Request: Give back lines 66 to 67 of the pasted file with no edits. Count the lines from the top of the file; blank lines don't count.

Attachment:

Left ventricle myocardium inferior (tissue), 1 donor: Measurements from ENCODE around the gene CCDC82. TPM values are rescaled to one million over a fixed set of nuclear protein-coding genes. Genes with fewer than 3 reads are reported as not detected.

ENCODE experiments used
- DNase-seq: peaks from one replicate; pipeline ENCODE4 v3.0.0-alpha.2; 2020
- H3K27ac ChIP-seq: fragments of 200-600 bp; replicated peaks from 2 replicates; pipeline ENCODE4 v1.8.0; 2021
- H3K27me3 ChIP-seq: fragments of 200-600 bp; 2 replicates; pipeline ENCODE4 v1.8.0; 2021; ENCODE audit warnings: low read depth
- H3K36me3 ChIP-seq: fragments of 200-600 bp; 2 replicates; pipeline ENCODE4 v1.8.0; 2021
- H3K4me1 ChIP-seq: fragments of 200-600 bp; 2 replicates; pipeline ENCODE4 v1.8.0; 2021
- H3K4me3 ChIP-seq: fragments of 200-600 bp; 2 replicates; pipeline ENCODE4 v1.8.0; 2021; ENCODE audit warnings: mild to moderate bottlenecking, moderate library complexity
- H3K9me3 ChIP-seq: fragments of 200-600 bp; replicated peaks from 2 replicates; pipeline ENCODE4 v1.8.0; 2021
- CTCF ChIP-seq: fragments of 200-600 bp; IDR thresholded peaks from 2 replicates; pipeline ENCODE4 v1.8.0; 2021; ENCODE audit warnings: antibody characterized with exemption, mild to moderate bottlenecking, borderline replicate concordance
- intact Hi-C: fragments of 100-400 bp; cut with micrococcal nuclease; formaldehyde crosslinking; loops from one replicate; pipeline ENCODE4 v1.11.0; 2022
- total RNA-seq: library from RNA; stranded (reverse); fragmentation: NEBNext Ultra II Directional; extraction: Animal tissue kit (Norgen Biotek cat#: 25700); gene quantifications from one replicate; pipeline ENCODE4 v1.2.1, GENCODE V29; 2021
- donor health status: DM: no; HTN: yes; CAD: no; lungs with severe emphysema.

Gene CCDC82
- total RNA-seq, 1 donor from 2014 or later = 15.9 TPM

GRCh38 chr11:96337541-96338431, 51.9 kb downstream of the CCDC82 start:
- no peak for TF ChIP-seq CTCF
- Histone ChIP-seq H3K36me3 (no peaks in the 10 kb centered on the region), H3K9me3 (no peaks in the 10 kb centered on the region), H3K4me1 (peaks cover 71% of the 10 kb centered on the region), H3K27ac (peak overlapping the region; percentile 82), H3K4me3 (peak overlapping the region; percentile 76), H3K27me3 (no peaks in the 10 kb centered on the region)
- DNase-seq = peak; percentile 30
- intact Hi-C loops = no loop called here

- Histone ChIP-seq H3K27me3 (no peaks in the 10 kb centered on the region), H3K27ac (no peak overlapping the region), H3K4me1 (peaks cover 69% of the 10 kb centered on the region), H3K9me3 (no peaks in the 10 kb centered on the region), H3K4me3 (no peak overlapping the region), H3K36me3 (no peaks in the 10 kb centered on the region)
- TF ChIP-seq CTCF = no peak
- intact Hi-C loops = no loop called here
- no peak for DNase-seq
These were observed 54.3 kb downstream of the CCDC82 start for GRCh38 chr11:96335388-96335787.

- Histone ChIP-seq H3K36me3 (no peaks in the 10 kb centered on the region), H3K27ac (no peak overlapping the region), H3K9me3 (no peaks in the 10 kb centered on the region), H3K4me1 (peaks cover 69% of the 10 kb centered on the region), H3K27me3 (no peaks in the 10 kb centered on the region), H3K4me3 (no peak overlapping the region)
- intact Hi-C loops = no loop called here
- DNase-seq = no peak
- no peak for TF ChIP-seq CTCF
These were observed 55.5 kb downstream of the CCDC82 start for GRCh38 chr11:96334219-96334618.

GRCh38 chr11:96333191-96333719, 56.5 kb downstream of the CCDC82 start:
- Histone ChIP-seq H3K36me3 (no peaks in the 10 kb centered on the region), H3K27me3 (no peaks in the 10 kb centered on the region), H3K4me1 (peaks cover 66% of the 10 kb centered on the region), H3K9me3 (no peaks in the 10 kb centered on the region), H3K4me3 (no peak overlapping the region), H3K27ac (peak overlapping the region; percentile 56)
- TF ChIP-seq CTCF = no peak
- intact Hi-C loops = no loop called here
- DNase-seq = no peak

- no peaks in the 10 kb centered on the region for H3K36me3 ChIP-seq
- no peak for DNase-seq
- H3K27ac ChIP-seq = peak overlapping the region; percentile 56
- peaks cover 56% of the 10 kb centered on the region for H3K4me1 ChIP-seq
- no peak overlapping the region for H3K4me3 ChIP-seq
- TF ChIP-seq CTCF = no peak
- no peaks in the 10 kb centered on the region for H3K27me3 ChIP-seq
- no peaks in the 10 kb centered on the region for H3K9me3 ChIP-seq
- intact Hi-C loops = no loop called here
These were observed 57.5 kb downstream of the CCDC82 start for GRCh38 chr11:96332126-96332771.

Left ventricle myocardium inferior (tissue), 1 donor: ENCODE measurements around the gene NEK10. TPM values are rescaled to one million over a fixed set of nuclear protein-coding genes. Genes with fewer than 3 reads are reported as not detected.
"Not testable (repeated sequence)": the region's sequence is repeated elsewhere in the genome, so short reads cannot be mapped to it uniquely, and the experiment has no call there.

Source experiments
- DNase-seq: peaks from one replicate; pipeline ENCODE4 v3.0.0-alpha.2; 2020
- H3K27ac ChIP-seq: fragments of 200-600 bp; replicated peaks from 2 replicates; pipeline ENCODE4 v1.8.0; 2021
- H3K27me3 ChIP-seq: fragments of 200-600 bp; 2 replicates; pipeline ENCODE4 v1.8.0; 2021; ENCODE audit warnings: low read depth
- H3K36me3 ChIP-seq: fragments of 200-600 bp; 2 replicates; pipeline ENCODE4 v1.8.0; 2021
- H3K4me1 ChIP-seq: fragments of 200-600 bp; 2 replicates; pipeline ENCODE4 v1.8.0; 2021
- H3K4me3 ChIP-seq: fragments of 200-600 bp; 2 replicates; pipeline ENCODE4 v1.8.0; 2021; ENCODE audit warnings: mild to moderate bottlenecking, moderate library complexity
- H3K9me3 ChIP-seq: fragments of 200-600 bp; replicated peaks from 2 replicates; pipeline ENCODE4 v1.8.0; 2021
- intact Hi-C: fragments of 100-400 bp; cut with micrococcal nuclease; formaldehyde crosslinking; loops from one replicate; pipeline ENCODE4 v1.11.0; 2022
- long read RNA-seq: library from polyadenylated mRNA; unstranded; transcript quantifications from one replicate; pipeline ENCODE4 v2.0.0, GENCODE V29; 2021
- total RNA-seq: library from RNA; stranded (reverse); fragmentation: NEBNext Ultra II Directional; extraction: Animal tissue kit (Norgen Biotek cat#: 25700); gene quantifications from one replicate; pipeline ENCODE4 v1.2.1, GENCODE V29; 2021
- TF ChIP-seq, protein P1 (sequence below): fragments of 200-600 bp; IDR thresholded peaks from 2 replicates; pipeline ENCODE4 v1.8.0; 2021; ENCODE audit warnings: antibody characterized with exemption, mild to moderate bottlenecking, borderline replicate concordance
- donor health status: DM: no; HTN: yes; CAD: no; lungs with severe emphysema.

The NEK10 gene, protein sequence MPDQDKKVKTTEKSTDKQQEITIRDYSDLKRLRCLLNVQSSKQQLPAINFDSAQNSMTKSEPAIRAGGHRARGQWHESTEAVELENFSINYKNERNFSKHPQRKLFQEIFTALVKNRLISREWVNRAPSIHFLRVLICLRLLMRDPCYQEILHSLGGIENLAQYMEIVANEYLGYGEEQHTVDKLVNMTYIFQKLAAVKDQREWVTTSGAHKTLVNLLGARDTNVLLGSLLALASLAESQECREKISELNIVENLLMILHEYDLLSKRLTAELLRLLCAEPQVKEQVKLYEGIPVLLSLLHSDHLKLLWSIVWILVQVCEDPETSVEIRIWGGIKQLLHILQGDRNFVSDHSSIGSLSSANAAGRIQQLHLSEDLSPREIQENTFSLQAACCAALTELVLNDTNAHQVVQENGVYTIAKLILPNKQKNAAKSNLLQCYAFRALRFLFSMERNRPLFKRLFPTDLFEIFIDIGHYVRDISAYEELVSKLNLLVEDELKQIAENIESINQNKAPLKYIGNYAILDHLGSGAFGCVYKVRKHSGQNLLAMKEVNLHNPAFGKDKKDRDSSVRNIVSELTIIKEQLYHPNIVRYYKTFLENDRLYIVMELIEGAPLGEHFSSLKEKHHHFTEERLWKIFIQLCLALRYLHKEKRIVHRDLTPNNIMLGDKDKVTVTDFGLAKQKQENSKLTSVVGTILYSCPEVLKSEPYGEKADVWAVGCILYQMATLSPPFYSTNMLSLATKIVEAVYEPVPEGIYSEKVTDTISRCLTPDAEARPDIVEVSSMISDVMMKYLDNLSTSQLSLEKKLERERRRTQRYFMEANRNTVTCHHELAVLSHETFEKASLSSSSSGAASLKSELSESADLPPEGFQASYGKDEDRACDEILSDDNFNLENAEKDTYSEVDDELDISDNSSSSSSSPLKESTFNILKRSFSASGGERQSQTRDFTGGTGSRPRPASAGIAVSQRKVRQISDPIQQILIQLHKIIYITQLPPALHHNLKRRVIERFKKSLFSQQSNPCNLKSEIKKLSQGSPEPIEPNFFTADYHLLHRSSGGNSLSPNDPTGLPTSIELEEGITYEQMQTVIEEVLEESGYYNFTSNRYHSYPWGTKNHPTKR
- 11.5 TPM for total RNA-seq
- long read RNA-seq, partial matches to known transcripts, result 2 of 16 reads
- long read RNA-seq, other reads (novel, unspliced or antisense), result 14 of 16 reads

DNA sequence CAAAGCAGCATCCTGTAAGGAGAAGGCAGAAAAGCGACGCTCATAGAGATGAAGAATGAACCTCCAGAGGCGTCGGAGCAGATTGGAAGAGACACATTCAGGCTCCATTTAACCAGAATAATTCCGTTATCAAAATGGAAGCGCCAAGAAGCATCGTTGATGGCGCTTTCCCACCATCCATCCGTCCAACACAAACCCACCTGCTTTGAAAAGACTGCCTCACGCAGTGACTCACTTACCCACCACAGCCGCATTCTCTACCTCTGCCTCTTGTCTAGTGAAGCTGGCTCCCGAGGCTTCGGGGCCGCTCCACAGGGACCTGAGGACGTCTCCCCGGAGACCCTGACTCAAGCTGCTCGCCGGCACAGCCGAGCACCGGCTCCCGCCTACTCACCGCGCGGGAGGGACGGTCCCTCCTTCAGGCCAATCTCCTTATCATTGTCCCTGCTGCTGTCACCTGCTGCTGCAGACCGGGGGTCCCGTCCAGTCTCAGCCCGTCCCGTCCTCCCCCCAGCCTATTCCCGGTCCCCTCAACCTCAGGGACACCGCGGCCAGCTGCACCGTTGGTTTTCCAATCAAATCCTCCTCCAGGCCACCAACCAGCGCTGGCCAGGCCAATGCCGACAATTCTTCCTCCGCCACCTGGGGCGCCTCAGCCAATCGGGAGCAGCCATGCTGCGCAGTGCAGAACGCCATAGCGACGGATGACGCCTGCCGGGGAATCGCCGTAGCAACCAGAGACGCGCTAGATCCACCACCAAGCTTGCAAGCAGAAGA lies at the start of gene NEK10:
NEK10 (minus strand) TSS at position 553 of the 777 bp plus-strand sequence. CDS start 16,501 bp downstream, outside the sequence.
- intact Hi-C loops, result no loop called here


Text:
NEK10 (minus strand) TSS at position 553 of the 777 bp plus-strand sequence. CDS start 16,501 bp downstream, outside the sequence.
- intact Hi-C loops, result no loop called here